|Authors: ||K.B. Johnson, V.O. Stockwell, T.N. Temple|
|Keywords: ||fire blight, antibiotics, integrated control, resistance management |
The aminoglycoside antibiotic, kasugamycin (Kasumin), was evaluated for fire blight suppression in inoculated pear and apple orchard trials in 2007. The antibiotic standards, oxytetracycline and streptomycin, and the biological control agents, Pantoea agglomerans C9-1S and a protease-deficient Pseudomonas fluorescens A506 (A506 AprX-), were included as components of the experimental treatments.
In previous experiments, when compared to two applications of oxytetracycline alone, we have a shown consistent enhancement in blossom blight control with an ‘integrated strategy’, which consists of biological control agents sprayed at 70% bloom, followed by an oxytetracycline application at full bloom.
After two applications of kasugamycin (100 ppm), the relative incidence of blossom blight in pear and apple was reduced to 7 and 23%, respectively, compared to 30 and 53%, respectively, with oxytetracycline (200 ppm). One application of oxytetracycline preceded by an application of the biocontrol agents showed a relative disease incidence of 18% in pear and 56% in apple, whereas for the integrated strategy with kasugamycin, relative disease incidence was 15% in pear and 36% in apple.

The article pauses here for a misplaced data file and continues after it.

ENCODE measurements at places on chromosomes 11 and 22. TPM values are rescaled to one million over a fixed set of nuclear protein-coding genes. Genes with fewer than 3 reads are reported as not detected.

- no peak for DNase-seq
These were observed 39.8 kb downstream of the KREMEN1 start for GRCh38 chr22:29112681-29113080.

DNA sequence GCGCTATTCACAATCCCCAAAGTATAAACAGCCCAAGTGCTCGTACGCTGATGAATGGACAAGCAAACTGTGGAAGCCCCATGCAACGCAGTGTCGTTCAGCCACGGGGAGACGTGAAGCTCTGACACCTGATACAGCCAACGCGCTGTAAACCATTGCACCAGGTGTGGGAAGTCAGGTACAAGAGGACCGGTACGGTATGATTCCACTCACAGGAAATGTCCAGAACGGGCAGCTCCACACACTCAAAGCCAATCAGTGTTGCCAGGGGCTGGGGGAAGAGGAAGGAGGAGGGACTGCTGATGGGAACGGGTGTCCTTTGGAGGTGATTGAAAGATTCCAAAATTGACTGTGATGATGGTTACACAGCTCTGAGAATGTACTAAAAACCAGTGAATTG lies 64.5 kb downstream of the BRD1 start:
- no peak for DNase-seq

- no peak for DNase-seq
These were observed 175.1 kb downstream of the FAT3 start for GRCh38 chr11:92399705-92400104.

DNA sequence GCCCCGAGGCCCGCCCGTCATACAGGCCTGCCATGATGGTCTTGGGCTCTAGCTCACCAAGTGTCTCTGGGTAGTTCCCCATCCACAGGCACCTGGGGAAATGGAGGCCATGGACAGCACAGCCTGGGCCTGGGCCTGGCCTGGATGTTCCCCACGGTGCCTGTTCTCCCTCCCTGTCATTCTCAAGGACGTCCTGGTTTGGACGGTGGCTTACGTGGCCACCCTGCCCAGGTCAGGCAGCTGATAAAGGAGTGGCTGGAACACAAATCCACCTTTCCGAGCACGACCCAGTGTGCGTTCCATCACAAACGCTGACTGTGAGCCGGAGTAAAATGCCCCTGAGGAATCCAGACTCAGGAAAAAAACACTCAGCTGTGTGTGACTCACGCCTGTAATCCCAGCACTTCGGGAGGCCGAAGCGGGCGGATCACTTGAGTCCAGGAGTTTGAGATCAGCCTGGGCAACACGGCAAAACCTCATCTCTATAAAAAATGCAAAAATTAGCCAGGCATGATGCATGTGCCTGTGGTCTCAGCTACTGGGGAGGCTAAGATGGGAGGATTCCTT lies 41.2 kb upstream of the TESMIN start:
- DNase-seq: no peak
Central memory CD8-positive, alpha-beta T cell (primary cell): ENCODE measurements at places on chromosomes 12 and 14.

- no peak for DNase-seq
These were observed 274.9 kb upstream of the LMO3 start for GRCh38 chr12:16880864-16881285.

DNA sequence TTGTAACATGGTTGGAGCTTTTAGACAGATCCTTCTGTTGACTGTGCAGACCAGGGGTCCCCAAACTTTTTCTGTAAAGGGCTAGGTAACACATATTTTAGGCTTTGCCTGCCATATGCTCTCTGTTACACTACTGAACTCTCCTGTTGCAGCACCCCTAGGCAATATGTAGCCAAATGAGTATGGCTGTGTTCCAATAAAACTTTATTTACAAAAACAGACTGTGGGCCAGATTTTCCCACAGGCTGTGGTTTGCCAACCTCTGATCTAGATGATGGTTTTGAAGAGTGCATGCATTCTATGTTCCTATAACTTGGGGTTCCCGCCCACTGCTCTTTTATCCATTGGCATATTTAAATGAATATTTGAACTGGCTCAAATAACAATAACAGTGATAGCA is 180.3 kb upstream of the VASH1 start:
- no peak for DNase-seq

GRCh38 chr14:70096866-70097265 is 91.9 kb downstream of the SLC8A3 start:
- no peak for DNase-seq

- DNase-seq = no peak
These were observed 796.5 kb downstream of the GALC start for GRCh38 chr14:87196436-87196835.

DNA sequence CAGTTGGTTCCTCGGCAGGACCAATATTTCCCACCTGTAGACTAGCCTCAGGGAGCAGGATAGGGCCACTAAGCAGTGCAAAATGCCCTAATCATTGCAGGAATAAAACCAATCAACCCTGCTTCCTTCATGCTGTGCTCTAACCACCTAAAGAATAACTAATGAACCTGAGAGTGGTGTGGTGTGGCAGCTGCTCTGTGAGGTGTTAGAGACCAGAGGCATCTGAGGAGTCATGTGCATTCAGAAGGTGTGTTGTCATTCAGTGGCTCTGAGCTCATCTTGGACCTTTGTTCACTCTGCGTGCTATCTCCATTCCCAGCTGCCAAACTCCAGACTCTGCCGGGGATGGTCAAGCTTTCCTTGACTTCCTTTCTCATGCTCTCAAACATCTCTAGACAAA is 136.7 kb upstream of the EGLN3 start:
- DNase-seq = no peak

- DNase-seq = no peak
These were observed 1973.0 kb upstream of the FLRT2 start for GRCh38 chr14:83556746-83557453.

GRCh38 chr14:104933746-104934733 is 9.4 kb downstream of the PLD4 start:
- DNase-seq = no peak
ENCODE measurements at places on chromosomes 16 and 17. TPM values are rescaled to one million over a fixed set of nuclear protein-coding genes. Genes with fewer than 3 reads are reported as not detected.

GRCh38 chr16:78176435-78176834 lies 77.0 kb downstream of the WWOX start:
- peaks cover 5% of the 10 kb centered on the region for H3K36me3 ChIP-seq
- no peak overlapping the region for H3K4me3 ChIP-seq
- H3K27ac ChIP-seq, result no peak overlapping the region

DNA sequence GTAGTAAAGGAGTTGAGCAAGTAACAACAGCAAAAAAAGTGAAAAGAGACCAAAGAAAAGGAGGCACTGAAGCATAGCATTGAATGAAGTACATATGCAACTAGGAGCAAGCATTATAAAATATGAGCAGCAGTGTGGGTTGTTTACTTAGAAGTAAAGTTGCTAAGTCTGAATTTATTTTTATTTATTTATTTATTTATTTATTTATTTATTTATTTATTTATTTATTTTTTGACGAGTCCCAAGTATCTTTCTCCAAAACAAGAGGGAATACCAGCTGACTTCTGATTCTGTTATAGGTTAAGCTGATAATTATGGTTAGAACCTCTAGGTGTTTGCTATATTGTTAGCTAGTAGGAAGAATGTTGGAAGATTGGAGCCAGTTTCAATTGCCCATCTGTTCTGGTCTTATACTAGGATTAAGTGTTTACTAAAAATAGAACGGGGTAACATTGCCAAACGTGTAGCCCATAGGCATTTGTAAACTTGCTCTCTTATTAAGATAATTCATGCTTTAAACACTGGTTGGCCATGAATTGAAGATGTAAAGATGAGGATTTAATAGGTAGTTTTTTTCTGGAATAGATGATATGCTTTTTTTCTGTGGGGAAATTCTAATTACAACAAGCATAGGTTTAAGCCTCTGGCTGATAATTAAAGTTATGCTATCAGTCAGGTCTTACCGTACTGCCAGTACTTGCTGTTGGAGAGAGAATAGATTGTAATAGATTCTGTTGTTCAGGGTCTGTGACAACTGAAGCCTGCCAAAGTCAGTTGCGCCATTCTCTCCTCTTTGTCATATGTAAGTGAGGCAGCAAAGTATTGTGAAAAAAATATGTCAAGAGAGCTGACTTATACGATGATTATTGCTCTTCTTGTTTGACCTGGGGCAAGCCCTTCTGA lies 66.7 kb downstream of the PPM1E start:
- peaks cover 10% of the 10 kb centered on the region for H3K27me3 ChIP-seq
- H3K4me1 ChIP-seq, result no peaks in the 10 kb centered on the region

At 7 to 9 days after the pathogen inoculation, the incidence of recovery of Erwinia amylovora was 40% from flowers that received the integrated strategy with oxytetracycline but only 7% from those that received kasugamycin.
The incidence of recovery of C9-1S and A506 AprX- from flowers inoculated with these bacteria and then oversprayed with oxytetracycline was 77 and 70%, respectively.
Flowers that received kasugamycin as the second treatment, the incidence of recovery of the biocontrol agents were 56% for C9-1S and 50% for A506 AprX-. Kasugamycin shows promise as a control agent for fire blight in integrated programs, but it may interfere with the growth of biological control agents.
An integrated biological and chemical strategy involving kasugamycin requires further investigation to determine the feasibility of selecting biological agents with greater tolerance to this material, and within the chemical component, to evaluate mixtures of antibiotics where kasugamycin is applied at a lower rate.
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